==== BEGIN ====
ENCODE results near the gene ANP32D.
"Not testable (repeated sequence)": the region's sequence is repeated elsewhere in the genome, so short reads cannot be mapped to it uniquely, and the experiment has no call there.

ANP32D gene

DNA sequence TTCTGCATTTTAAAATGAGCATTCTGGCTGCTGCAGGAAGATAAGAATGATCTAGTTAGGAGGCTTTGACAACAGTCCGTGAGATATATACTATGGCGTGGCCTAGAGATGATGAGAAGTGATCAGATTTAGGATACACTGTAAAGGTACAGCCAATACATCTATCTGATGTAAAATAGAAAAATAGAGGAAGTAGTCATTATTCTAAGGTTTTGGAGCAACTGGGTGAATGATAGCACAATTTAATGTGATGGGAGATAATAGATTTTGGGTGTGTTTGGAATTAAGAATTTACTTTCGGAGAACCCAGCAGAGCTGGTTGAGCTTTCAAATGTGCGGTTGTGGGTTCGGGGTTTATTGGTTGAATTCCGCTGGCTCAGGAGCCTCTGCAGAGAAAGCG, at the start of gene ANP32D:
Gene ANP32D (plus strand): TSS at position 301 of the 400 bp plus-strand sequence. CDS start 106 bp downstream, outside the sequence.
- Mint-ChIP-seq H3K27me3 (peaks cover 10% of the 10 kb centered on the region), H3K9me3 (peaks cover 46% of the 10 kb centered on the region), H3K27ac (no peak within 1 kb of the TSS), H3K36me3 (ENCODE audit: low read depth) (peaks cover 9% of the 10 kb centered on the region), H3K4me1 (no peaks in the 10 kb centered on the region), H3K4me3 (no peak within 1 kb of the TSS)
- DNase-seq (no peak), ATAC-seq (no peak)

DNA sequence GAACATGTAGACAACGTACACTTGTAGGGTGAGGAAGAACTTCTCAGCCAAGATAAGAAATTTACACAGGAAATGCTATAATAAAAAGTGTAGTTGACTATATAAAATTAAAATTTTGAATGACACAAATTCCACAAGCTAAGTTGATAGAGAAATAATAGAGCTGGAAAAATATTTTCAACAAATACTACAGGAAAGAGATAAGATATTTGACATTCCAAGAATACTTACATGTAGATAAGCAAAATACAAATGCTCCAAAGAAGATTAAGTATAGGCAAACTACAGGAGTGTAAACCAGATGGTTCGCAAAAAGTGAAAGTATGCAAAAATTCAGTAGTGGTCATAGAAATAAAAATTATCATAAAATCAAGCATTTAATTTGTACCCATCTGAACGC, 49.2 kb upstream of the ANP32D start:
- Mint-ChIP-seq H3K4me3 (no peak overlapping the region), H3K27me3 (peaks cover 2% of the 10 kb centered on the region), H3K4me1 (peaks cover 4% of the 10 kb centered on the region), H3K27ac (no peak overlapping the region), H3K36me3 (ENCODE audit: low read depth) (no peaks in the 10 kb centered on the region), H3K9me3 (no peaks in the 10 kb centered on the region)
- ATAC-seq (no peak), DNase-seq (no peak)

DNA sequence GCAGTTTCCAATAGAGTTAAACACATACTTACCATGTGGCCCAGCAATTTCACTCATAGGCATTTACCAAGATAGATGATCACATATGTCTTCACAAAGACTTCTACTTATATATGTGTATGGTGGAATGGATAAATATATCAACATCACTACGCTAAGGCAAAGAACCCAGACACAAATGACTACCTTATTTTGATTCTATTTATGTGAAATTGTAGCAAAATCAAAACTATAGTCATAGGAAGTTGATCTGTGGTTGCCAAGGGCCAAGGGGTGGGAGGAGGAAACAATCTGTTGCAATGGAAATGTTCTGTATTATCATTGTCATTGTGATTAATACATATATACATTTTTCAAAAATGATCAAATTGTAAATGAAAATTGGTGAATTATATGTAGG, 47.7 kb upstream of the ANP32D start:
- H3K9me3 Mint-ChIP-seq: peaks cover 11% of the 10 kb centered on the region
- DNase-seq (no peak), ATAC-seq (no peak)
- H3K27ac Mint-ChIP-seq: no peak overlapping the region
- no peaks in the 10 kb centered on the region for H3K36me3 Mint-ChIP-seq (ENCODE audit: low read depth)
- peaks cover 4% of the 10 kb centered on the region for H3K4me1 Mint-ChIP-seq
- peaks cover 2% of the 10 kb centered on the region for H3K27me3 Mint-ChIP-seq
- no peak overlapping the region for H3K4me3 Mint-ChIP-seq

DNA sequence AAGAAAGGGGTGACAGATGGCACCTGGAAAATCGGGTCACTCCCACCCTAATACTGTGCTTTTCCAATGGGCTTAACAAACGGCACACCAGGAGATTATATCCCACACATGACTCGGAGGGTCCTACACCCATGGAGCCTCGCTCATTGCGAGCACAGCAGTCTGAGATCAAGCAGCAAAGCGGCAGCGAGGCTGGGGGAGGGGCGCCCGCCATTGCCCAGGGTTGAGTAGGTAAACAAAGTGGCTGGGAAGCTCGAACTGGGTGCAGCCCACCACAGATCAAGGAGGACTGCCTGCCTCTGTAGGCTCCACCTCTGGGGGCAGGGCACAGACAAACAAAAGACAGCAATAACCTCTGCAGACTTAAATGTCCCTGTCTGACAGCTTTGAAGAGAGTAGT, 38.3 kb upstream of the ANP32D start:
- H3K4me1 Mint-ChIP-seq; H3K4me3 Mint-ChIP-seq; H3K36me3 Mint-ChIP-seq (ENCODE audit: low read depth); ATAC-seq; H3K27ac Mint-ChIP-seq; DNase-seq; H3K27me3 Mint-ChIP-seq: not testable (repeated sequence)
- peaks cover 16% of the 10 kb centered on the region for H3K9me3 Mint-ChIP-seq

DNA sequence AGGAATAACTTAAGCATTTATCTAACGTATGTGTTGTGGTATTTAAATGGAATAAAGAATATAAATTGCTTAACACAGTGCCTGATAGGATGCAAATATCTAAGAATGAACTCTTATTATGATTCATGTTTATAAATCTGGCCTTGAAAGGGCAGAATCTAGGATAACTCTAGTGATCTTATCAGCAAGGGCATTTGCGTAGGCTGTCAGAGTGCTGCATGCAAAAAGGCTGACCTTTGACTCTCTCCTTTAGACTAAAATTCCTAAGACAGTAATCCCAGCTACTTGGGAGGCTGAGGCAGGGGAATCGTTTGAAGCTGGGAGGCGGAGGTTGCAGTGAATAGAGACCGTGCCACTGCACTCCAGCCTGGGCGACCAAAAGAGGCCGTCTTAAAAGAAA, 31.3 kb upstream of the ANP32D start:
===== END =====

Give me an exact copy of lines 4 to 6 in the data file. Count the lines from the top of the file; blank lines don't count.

DNA sequence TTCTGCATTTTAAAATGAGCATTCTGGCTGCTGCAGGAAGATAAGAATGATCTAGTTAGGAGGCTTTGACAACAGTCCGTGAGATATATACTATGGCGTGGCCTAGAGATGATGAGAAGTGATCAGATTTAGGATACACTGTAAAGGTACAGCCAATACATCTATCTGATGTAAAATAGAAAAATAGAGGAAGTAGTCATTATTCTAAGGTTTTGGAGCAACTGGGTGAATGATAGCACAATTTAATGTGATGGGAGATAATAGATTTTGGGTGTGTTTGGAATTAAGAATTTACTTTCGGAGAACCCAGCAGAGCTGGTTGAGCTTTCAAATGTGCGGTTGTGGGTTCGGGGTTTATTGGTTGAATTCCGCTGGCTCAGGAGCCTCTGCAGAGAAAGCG, at the start of gene ANP32D:
Gene ANP32D (plus strand): TSS at position 301 of the 400 bp plus-strand sequence. CDS start 106 bp downstream, outside the sequence.
- Mint-ChIP-seq H3K27me3 (peaks cover 10% of the 10 kb centered on the region), H3K9me3 (peaks cover 46% of the 10 kb centered on the region), H3K27ac (no peak within 1 kb of the TSS), H3K36me3 (ENCODE audit: low read depth) (peaks cover 9% of the 10 kb centered on the region), H3K4me1 (no peaks in the 10 kb centered on the region), H3K4me3 (no peak within 1 kb of the TSS)